While it may sound complicated, the truth is that it is a relatively simple thing for even a novice programmer to do. There is a proliferation of example code that any programmer with a modicum of skill can modify to search for one or more vulnerabilities. During the course of investigating this particular attack, the investigator discovered a small Internet Relay Chat (IRC) network that was dedicated to launching bots to search the Internet for vulnerabilities and report them back for exploitation.

 

The network associated with this attack was found via a referrer URL in the logs and is located at: http://client01.chat.mibbit.com/?server=77.92.72.102. The bots being used in this network were sophisticated enough that they were being loaded with fresh vulnerability search terms from innocuous looking blog pages. A simple command by the person who runs the bot net (the bot herder) would cause the search bots in the specific IRC channel to read the specified web page and begin looking for any of the vulnerabilities posted to it.

 

This is how the attack described in this paper began. The indicator that led to this discovery was the referring URL left by the attack tool, which received its information from one of these search bots.

 
0Day Exploit and Bootstrap

The web server involved in this attack was protected by a commercial web firewall tool. It was patched regularly and at the time of the attack it had successfully defended against a variety of known attacks. This is analogous to a personal computer that has commercial anti-virus software and a properly configured firewall. However, like its personal computer equivalent, the web site was susceptible to a previously unpublished exploit, or 0day.

 

The 0day vulnerability, which was exploited has now been published and is referred to CVE-2013-5576[5]. Literally tens of thousands of web sites contained this vulnerability. The vulnerability affects the last version of Joomla release 1.5, as well as versions of release 2, 2.5.13 and earlier, and release 3, versions 3.1.4 and earlier. Joomla has been a popular attack target of late.[6] The vulnerability, when exploited, allows anyone with access to the media manager to upload and execute arbitrary code simply by appending a period to the end of the file name they would like to run.

 

Analysis of the web logs shows that CVE-2013-5576 wasn’t immediately exploited. The attackers first posted an unrecovered PHP executable of 391 bytes in length named 3xp.php. This intermediate code was then invoked, resulting in the creation of another intermediate file, 0day.php. Finally, when this code was invoked a file fitting the filename pattern specified in CVE-2013-5576 was seen, temporary file named “imagesc053d7f69e151589d6b389a609a5be9a.php.”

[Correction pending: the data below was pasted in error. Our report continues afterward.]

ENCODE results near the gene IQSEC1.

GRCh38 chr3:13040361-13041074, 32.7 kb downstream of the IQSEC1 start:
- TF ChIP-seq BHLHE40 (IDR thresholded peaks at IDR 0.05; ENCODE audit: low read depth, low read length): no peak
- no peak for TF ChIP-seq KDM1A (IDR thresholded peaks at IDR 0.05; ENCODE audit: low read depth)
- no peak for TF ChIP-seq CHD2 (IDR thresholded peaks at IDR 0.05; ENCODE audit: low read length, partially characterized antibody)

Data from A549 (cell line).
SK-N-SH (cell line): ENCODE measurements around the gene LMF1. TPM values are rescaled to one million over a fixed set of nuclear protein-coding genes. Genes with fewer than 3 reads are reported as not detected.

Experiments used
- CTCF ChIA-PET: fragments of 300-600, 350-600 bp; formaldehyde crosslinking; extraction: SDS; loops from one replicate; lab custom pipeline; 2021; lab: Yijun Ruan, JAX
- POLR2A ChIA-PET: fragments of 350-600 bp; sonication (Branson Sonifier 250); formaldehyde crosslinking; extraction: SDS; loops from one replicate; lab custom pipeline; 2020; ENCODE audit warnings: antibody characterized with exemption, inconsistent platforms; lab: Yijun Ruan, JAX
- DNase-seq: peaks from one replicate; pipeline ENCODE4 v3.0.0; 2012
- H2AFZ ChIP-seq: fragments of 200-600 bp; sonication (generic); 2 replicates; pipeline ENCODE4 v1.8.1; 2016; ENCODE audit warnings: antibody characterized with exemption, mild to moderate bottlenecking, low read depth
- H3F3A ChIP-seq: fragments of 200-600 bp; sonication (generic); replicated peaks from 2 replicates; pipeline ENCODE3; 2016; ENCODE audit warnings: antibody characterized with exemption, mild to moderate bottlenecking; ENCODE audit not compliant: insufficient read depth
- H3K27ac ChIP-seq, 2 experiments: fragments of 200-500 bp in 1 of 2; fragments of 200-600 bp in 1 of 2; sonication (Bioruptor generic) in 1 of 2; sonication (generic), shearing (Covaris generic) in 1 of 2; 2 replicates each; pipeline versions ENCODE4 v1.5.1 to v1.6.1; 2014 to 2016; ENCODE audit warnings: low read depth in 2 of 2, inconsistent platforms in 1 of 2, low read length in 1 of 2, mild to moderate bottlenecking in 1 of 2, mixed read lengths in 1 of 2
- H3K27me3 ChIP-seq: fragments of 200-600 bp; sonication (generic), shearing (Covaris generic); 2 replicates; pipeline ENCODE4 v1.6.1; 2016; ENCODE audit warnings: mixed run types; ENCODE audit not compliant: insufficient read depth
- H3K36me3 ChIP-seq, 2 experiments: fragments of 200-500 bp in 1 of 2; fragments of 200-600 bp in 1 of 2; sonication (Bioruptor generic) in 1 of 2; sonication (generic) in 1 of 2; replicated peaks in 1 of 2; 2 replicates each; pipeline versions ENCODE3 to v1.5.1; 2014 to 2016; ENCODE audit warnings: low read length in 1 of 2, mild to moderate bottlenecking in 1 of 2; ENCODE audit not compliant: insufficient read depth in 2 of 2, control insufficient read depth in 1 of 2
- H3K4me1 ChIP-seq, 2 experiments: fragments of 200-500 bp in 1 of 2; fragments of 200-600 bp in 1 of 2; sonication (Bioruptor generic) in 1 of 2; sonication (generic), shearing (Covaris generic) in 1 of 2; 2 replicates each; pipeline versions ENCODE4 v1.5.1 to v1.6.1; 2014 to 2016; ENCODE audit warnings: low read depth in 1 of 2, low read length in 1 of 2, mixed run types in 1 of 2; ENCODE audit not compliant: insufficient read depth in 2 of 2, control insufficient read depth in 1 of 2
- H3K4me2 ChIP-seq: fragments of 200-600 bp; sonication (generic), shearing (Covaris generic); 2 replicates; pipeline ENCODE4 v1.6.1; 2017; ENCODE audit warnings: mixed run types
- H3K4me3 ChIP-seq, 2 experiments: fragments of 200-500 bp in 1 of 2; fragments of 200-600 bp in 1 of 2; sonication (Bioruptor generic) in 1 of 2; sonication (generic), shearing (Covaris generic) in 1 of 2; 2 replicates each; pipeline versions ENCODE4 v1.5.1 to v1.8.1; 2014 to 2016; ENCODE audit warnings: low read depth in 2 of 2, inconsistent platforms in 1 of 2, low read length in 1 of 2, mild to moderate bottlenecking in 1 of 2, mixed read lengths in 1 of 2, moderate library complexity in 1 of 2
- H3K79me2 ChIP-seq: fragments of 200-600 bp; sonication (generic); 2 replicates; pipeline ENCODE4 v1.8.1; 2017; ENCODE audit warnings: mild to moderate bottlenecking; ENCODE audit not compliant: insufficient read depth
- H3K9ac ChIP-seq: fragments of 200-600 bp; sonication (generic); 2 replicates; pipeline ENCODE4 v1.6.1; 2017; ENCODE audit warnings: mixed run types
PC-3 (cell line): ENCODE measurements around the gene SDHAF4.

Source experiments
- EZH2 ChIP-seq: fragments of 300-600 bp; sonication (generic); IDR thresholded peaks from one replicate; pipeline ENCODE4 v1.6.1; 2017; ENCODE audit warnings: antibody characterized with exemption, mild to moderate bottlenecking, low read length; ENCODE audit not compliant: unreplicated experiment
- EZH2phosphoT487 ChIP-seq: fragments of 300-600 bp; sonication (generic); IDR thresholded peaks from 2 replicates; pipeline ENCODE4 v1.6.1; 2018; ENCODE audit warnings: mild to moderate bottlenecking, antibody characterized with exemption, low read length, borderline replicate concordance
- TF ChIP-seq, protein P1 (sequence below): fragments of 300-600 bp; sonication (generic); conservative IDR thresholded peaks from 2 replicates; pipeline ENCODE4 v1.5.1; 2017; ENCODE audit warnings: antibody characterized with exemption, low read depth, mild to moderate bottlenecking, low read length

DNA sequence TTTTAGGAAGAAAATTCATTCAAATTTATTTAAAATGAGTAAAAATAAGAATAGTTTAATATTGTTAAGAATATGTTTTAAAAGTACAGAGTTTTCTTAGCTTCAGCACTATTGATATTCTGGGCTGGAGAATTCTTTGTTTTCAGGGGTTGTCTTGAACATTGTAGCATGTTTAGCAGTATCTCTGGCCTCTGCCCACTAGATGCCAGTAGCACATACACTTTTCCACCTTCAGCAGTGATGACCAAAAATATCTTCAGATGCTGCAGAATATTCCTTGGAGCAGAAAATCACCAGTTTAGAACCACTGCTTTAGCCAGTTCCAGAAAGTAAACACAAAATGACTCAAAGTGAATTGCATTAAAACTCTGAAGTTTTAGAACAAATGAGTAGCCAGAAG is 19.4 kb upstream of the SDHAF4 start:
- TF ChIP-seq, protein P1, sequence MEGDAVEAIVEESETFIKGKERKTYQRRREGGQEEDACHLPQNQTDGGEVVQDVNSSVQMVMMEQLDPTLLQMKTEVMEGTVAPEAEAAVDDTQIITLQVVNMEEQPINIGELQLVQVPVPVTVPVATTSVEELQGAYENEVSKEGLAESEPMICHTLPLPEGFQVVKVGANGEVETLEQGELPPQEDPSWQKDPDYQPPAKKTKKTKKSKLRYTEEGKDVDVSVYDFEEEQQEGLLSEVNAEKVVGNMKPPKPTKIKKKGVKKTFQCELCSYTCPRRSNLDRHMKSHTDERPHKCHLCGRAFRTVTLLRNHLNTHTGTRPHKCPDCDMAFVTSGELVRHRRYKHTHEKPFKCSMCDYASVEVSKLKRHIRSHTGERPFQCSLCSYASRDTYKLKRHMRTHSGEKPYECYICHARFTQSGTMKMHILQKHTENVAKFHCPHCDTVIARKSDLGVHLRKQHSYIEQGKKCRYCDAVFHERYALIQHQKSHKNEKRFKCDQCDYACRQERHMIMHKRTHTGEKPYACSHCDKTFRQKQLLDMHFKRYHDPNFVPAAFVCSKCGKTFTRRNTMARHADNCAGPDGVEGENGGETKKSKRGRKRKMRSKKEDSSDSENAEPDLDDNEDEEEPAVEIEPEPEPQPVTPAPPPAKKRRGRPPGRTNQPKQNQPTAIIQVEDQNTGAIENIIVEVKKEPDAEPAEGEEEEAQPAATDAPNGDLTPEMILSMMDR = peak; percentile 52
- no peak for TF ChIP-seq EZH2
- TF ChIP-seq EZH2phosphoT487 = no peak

This final file is referred to as a bootstrap as it is small and takes its arguments via the HTTP GET method. Such bootstrapping is typical. The bootstrap normally contains a very limited set of functionality due to the size constraints of the HTTP GET method.

 

In the case of this bootstrap we know that it responds to the command “clone”. Once the bootstrap was invoked with the argument “clone” the full web shell was in place on the system.

 

The Web Shell

Web shells are the persistence mechanisms used by hackers to maintain access to hacked web servers. There are a variety of these shells. Many have started out as conventional tools meant to allow a web site administrator to perform maintenance functions using a web browser. These shells, whether derived or written from scratch, when used by hackers, contain a variety of functions that allow the hacker to attempt privilege execution, retrieve the underlying system information and use the compromised server for illegitimate purposes.

 
The Bot Code

To have a web site defaced is traumatic enough. To discover that a web shell has been placed onto the server to allow the user to maintain access, escalate privileges and attack other servers is even more disturbing. But in the case of this shell there was an additional surprise. The web shell had a function that created a perl based shell script that connected the compromised server to an IRC command and control channel, turning the server into a bot. The primary functionality of this bot code is to participate in DDoS attacks.

 
The Defacer and the Defacement

The defacement took place in the form of a new index.php file being uploaded. The file was copied across into all directories one level down from the base directory, effectively defacing all servers on the virtual host. A screenshot of the original defacement is shown here:

 
Figure 3 - Biang Kerox Hacker Team Deface Page
pic3.jpg
 

The page html code was obfuscated to increase the difficulty of an investigator understanding its capabilities. To deobfuscate the page, it was initially run through an online utility (http://jsbeautifier.org/) that organizes the code within the page into a more easily understood structure. Once the html code was made readable, the meta-data section of the page was extensive. This is the section that is used by search engines as a part of their indexing algorithm. Keywords seen in the meta-data section were: